In the UK, rights to health and education are regarded as natural and peremptory. That is good. It means that when governments attempt to sell off those industries, people are outraged. While efforts to protect those rights are not always successful, the public still acknowledges access to health and education as sacrosanct. Yet nostalgic reminisces of the Beveridge Report, which bore the NHS and our social security system, often overlook its progeny, the Rushcliffe Report, the remit of which was ‘to enquire what facilities at present exist in England and Wales for giving legal advice and assistance to poor persons.’ Recommendations laid out in the Report resulted in the Legal Aid and Advice Act of 1949, anchoring legal aid as an indispensable pillar of the welfare state. But as successive UK governments have cut legal aid—first in 2008, and later through legislation to cement austerity measures—the resistance from the public has been relatively muted.
While legal aid guarantees access to justice in theory, law centres make it possible in practice, and typically provide free legal advice and representation in areas of law upon which marginalised communities and sections of society are most reliant: immigration and asylum; housing; access to welfare benefits; community care; mental health support. People with legal needs in these areas are, notably, often the victims of the state’s wars, austerity cuts and vilifying rhetoric.
As renowned socialist lawyer Michael Mansfield QC and patron of the developing Greater Manchester Law Centre (GMLC) explains, having premises “centrally located in the area of need is essential”, ensuring not only that legal help is affordable, but that it is also accessible. Proximity to local communities has also made law centres into fiercely political spaces, standing alongside grassroots organisations in anti-deportation and anti-racist campaigns. Generations of radical lawyers have cut their teeth at law centres, going on to fight for justice in the Stephen Lawrence and Hillsborough Inquiries among other key cases. In the archives of the Ahmed Iqbal Ullah Centre in Manchester’s iconic Central Library, for example, legal researchers can find documents from the famous law centre-supported campaigns of Anwar Ditta, Viraj Mendis, Nasira Begum, and the Okolo family. Law centres give real meaning to the phrases ‘access to justice’ and ‘equality before the law’ – having rights without the means to enforce them are empty gestures.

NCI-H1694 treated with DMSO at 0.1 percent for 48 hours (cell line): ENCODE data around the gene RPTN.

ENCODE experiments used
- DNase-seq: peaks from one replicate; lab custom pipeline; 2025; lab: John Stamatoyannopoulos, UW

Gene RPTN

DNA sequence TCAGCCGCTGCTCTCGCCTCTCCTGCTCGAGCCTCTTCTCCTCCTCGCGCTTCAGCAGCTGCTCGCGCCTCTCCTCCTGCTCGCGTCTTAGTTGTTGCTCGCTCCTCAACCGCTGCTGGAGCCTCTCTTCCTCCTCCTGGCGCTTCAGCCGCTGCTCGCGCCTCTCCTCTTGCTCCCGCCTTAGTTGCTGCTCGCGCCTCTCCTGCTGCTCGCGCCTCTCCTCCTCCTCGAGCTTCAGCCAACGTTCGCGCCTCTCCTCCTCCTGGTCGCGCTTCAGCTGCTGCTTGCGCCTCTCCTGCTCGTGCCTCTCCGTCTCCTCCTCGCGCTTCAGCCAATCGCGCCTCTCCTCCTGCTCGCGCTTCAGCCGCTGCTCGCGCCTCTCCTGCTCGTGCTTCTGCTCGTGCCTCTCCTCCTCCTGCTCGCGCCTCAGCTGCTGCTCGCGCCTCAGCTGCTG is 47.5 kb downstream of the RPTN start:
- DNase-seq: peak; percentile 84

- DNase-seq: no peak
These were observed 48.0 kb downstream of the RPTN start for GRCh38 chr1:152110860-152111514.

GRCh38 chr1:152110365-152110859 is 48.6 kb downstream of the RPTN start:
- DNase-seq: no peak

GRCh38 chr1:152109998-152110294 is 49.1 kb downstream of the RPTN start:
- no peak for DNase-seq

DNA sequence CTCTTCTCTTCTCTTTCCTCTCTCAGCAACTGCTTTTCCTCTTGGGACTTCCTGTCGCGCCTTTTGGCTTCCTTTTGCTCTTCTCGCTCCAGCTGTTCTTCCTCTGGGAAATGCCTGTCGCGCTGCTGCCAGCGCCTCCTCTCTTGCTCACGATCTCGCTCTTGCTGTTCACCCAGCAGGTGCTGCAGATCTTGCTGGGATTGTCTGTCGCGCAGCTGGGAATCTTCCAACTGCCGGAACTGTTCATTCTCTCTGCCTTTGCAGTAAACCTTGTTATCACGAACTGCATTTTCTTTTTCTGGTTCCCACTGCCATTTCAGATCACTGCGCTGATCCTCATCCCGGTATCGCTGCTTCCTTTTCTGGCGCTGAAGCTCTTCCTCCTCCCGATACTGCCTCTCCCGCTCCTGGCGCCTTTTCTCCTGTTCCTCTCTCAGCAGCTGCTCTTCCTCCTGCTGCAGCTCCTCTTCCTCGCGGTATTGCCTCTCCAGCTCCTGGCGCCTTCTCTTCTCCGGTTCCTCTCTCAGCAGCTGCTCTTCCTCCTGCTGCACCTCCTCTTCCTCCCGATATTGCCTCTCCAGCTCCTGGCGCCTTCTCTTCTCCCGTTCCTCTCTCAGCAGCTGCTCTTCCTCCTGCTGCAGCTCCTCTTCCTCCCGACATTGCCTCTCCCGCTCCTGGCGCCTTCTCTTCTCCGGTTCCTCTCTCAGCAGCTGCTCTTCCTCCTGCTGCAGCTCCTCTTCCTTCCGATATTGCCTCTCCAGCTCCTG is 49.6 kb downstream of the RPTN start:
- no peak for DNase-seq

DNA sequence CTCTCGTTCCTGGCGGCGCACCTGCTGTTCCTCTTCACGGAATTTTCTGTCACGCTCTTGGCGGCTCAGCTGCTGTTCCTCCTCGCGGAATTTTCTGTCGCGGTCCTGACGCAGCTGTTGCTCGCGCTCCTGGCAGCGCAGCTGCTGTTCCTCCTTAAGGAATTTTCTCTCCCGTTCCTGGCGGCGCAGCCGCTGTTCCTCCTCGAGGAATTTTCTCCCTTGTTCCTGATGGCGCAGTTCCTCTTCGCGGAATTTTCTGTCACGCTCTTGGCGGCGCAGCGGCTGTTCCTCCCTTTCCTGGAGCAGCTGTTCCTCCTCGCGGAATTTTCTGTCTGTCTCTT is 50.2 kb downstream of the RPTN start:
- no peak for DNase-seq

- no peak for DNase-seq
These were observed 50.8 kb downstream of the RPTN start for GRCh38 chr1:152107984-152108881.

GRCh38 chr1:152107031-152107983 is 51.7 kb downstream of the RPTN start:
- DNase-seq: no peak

Statues of the Roman Goddess Justitia, which stand outside many UK courts, have her holding a sword and the balanced ‘scales of justice’, while wearing a blindfold to representing the impartiality, reason and force of her edicts. The current government however, completely blind to the consequences of its actions, have instead used that sword to slash legal aid and attack the civil justice system. Huge areas of law are no longer eligible for legal aid. The Ministry of Justice recently announced proposals to increase immigration and employment tribunal fees, and announced the closure of 86 magistrate courts. These austerity measures and reforms have caused an exponential increase in the number of laypeople representing themselves in court which. Perversely, according to the National Audit Office, this actually costs the Ministry of Justice money (£3.4 million in 2013/2014 to be exact), as more cases without merit are reaching the courts. In Greater Manchester, the legal aid cuts have hit hard. Where nine centres previously stood, now just two law centres cater to a population of 2.7 million. The boroughs of Manchester and Salford have become law centre free zones and ‘legal advice deserts’ pepper the landscape.